The committee meetings are closed to the public and media. The reasons for this vary, but essentially boil down to the fact that school leaders believe the committee needs to be allowed to do its work without disruption.
The committee will make a recommendation, and then the school board and administrators will evaluate the merits of the committee’s proposal on elementary school reconfiguration and decide how to proceed. This should all happen sometime in February.
If the proposal — which now reportedly centers on building a super-elementary school on the Holmes campus and shutting down Jeffers — gets the green light from school board members and administrators, residents would ultimately have to vote on a bond issue to build the new school.
It’s up to the voters, in the end, if the “Elementary Reimagined” is a go.
All fall and winter, this committee has been hashing and rehashing various options that would create the best elementary experience possible for Spring Lake students. It really is all very exciting. We congratulate the committee members on their hard work, and the end goal of increased student achievement.
The super-school proposal is preliminary. But in less than a month, the committee is expected to make its recommendation. It could all change between now and then, of course, but now is the time to let the light shine in.
Many parents and community members want to know more, and the community has the right to express their viewpoints on the proposals under consideration — and be heard.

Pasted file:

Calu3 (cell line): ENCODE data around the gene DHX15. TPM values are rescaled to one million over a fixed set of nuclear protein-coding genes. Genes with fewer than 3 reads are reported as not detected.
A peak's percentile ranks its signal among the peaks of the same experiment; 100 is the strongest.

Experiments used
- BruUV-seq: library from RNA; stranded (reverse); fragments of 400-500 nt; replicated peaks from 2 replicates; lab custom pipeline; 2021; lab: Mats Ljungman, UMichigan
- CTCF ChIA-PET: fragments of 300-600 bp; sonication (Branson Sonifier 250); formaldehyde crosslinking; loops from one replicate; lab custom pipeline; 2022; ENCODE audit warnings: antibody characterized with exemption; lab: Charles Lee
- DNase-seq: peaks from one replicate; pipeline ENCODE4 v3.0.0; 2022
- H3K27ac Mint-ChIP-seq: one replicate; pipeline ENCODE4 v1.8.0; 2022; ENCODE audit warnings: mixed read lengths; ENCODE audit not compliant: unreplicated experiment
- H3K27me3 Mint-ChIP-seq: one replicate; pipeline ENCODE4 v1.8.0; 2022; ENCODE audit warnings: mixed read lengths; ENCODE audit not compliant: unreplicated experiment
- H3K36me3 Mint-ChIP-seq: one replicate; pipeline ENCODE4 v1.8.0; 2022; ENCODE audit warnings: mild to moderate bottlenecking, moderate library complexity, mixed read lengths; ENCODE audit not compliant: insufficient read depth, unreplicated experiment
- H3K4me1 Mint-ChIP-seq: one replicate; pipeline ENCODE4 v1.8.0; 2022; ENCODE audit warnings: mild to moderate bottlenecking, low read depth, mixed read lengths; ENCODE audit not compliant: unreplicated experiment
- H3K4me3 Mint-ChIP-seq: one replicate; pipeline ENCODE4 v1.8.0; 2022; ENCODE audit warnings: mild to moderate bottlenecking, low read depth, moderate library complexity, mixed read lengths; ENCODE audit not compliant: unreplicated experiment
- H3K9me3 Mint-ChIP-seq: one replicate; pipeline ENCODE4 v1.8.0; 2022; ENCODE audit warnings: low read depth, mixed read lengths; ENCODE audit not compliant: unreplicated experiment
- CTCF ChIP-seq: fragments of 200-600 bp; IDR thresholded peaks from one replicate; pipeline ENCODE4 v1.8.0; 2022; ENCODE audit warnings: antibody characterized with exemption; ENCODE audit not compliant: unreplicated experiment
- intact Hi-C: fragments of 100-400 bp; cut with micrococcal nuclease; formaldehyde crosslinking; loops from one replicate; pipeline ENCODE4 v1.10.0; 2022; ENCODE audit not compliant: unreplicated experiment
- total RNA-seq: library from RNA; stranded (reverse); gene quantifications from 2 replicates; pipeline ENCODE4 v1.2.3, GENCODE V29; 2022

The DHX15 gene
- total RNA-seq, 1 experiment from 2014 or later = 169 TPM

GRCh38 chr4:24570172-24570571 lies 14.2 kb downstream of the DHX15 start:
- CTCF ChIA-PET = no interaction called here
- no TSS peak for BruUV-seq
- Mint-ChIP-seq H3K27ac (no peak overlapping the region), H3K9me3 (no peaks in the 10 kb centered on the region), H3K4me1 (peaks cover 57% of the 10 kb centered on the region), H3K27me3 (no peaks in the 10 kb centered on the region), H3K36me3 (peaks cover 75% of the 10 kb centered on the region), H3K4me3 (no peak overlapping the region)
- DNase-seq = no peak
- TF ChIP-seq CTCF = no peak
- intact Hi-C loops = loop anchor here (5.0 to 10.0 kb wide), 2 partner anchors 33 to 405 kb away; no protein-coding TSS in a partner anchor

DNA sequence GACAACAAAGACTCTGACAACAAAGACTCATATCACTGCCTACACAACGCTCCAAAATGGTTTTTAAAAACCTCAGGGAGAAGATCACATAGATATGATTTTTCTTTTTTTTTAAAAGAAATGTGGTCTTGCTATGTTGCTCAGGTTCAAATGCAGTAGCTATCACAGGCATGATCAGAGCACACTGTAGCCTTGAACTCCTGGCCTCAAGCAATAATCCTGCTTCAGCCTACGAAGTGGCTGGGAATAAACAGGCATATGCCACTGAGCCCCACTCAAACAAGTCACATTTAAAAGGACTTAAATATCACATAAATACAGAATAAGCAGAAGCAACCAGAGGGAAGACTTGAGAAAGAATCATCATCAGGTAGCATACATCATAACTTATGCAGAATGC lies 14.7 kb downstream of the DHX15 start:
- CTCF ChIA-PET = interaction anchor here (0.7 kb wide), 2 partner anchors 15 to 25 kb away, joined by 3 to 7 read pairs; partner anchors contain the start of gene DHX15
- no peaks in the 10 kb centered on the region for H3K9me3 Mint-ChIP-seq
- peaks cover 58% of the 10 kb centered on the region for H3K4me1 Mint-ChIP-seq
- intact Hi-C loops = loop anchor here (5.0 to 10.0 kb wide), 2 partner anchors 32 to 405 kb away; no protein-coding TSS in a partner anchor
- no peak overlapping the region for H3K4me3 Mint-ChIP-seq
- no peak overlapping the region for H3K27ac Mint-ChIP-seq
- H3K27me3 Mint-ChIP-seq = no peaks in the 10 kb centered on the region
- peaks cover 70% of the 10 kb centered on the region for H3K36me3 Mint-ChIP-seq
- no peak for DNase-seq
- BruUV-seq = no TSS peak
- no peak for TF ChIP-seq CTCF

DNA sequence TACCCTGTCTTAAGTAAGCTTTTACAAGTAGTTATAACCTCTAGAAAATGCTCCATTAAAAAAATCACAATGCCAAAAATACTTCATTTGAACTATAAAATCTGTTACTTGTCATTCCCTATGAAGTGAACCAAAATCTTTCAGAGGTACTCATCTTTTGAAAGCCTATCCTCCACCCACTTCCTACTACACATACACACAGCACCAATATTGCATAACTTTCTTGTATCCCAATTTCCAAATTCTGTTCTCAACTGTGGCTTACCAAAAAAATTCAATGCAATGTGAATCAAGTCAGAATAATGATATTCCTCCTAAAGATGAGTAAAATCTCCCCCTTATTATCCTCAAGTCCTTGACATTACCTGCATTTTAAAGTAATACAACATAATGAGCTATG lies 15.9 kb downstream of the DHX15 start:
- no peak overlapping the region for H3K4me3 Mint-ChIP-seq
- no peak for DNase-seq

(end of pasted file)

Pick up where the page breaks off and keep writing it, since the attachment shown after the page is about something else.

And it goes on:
Open community meetings should be hosted. Committee members and school officials should be honest and open about the possibilities. School officials should be a community partner with the media to share information with parents and residents alike, and take valuable community feedback to the committee for consideration.
Spring Lake Public Schools will face a long road ahead if this is the direction they choose to take, but it’s never too early to get the community’s support.
One lesson that can be learned from school districts across the state that have handled successful or failed bond proposals is this: Transparency is key.
Transparency in the process is crucial in building trust, and buy-in.
Why? Because ultimately it’s the community members who will choose to support — or not support — this venture.
Our Views reflects the majority opinion of the members of the Grand Haven Tribune editorial board: Kevin Hook, Cheryl Welch, Matt DeYoung and Fred VandenBrand. What do you think? E-mail us a letter to the editor to email@example.com or log-in to our website and leave a comment below.